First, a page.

9) If you happen to be Asia a month earlier, you might wish to see the Naked Man Festival in Japan. The best one is reportedly held in Okayama, although how they decided this is difficult to measure. The men, clad only in loincloths race toward Saldaji Temple to collect lucky sticks. I can just see a naked man saying, “Honestly officer, I’m not fleeing an enraged husband. I’m participating in the Naked Man Festival.” The officer will roll his eyes. “Like I haven’t heard that one before.”

10) After participating in the Naked Man Festival in Japan and having gotten drunk for two months, missed your flight home, and having your wallet and ID stolen, why not take in the Penis Festival held the first Sunday of April? People head to the Kanayama shrine to see giant penises, made, I hope, from paper maché or wood. Appreciate the many penis drawings and costumes.

11) Lovers or bamboo and buns will not want to miss the Cheng Chau Ben Festival held every May in Hong Kong. Contestants climb a giant bamboo covered in Chinese steamed buns. Um, okay, it’s not entirely clear whether the tower is covered in Chinese steamed buns or the climbers are covered in them. Either way, it’s pretty darn exciting. Anway, buns picked from the top of the bamboo tower or taken on the backs of the contestants to the top are consider luckier than ones at the bottom. People there go vegetarian during this festival. It’s not clear why. Maybe I would too if I had to climb a tall tower with steamed buns all over me.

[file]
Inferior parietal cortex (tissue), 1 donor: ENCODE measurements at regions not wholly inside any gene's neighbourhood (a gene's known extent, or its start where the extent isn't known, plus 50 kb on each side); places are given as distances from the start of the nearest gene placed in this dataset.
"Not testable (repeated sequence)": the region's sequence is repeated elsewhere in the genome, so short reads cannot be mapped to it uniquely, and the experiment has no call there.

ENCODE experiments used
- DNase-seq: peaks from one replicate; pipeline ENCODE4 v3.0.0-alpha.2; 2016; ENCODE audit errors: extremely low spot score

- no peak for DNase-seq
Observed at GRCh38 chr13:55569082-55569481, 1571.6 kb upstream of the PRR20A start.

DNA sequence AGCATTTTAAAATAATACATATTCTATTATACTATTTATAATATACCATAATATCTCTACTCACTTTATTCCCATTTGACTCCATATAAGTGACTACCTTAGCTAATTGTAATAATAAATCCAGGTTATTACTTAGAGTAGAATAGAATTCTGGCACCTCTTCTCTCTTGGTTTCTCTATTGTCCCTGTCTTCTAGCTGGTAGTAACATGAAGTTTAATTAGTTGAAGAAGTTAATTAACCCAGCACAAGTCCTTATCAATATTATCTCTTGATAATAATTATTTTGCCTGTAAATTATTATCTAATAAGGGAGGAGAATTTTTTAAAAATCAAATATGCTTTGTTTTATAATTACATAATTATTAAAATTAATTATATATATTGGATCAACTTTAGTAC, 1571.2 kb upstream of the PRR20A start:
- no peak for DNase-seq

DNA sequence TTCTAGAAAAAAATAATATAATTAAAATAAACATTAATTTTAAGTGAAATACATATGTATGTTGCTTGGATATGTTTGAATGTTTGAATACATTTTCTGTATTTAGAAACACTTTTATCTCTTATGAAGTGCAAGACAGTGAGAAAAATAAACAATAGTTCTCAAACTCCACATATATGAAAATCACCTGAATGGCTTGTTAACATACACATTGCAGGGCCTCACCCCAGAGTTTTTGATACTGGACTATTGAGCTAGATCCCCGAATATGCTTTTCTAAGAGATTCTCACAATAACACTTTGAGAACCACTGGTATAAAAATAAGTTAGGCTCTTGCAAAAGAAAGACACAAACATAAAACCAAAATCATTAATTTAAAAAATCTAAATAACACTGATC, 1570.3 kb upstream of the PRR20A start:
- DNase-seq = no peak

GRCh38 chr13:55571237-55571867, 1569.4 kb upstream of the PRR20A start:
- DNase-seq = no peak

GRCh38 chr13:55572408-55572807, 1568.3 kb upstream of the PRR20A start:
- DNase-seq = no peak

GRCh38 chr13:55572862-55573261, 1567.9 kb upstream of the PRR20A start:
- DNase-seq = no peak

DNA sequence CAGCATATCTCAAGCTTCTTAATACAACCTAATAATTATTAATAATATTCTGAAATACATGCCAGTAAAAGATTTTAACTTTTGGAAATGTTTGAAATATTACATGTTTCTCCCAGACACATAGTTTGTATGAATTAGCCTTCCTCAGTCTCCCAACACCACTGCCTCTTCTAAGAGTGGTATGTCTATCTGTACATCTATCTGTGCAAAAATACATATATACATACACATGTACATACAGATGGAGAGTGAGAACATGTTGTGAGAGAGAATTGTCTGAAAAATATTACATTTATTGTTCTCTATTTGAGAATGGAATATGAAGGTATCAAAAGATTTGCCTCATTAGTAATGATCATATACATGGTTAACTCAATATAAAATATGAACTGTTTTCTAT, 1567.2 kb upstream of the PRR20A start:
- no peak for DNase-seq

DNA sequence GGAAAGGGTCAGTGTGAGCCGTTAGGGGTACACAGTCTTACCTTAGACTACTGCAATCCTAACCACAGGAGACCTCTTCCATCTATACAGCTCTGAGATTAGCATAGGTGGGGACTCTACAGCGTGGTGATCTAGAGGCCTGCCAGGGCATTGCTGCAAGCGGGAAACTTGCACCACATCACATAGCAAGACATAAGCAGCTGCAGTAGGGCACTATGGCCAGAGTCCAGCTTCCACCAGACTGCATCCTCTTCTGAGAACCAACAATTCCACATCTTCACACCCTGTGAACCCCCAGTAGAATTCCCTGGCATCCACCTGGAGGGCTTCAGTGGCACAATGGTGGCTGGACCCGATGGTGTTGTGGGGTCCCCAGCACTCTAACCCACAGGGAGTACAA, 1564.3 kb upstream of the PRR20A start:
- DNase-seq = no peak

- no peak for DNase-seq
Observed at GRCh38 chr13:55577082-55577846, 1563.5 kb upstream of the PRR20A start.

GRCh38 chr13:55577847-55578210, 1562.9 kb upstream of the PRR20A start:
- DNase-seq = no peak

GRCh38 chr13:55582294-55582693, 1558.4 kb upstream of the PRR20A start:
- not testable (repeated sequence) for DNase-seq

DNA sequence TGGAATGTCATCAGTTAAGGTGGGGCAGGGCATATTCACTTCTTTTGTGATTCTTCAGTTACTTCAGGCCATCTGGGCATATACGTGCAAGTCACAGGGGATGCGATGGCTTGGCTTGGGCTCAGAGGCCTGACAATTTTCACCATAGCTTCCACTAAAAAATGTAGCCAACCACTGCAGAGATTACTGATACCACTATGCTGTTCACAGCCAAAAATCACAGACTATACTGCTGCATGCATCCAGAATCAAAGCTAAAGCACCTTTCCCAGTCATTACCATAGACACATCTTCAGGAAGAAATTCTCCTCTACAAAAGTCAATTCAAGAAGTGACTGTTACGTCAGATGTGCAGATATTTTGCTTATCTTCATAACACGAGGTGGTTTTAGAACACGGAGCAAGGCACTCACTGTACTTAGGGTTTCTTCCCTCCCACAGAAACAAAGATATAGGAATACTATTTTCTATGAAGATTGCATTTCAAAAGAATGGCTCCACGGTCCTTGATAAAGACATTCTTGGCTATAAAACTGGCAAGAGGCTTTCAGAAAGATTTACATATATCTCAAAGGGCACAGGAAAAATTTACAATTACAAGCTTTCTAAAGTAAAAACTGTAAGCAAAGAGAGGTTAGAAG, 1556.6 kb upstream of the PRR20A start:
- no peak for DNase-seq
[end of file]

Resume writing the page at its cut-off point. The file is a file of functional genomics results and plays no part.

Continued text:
13) Meat lovers will want to savor the Pig Parade held in Malolos, Philippines in mid September. Watch pigs dressed in all sorts of costumes and wearing makeup. See if you agree with the judges’ decision of the best dressed pig. But win or lose, it doesn’t matter in this egalitarian contest as winners and losers alike get roasted for the magnificent feast.

– Chef Paul

4novels

My cookbook, Eat Me: 169 Fun Recipes From All Over the World,  and novels are available in paperpack or Kindle on amazon.com

As an e-book on Nook

or on my website-where you can get a signed copy at: www.lordsoffun.com

Categories: cuisine, humor, international | Tags: , , , , , , , , , , , , , , , , , , , , , , , , , , , , , , , , , , , , | Leave a comment

Cheese-Egg Salad

American Entree

CHEESE-EGG SALAD

INGREDIENTSChEgSal-

1 head iceberg lettuce
4 hard-boiled eggs
1 1/2 cups Four Mexican cheeses
1 cup ranch dressing

PREPARATION

Wash the head of lettuce. Peel off any wilted leaves.